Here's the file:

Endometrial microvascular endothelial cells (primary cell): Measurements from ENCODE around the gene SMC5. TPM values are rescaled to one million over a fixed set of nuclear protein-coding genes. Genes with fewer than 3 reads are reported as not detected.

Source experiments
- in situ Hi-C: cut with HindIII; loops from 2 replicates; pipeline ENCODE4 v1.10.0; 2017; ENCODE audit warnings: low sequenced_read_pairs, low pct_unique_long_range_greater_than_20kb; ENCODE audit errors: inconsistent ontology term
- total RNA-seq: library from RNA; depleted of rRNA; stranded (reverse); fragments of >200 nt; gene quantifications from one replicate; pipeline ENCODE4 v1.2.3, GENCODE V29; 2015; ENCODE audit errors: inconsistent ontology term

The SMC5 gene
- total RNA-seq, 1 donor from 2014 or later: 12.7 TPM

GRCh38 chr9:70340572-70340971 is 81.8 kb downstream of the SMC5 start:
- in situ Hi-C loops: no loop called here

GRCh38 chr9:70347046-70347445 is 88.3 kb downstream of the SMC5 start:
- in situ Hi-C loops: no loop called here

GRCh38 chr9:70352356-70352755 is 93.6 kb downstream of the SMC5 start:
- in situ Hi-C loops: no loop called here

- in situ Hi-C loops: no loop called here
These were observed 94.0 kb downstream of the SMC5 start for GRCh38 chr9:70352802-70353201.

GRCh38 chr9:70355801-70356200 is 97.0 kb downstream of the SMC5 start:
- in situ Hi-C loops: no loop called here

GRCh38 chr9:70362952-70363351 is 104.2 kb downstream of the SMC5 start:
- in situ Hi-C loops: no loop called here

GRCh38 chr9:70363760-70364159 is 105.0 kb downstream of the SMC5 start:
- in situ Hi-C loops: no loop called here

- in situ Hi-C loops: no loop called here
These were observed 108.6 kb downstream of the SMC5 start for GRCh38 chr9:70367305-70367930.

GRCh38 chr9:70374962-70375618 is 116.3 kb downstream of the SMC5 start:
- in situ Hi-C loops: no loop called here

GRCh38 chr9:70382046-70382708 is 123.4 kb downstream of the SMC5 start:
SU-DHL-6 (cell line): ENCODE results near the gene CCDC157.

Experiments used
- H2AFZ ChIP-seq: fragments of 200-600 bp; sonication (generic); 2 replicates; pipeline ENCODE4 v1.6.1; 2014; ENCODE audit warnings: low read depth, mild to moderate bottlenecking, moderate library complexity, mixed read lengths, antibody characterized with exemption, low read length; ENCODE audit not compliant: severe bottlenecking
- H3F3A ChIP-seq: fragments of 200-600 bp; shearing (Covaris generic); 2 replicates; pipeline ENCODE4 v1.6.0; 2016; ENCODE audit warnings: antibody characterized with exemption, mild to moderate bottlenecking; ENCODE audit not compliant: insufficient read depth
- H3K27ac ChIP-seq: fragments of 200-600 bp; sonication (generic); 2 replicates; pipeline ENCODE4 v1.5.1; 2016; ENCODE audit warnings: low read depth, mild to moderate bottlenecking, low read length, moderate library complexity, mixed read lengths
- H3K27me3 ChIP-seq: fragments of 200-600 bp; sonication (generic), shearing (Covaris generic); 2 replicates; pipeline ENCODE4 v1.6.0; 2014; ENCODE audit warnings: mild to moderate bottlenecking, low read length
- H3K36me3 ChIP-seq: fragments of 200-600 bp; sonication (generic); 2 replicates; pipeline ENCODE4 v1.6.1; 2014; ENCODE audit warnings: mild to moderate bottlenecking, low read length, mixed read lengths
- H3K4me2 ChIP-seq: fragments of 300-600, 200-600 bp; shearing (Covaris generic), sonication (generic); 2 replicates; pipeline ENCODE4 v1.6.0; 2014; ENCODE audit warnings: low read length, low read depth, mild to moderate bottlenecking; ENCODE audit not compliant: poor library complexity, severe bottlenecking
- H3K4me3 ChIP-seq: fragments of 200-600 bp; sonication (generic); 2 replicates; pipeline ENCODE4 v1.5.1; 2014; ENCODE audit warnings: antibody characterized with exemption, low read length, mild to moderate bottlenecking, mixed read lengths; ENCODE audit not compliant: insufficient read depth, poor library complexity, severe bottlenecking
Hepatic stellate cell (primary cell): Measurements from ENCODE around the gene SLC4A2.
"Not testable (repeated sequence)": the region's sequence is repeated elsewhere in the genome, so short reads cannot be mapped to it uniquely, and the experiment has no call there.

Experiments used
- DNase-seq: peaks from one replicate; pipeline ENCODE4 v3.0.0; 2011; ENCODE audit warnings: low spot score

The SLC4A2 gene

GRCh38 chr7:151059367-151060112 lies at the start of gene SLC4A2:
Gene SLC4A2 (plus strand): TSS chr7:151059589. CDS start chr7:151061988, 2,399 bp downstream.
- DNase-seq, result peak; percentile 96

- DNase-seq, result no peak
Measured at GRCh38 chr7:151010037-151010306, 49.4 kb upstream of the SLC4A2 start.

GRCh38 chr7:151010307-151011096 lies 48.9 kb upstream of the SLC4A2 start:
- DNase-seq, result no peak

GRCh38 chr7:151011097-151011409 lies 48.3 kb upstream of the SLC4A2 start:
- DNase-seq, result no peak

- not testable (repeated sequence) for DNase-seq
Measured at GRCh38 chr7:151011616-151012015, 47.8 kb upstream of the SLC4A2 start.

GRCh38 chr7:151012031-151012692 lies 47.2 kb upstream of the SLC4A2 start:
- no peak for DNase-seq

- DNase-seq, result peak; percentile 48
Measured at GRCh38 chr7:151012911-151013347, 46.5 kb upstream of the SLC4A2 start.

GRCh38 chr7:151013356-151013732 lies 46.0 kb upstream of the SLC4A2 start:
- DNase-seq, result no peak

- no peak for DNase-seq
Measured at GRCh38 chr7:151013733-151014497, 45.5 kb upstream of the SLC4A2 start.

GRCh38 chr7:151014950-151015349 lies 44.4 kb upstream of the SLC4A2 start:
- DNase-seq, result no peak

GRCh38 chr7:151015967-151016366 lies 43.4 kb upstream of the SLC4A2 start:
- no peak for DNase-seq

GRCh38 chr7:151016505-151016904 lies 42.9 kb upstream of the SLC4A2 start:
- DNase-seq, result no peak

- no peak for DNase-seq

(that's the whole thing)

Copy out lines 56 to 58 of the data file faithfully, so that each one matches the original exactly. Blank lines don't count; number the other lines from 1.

- DNase-seq, result no peak

- no peak for DNase-seq
Measured at GRCh38 chr7:151013733-151014497, 45.5 kb upstream of the SLC4A2 start.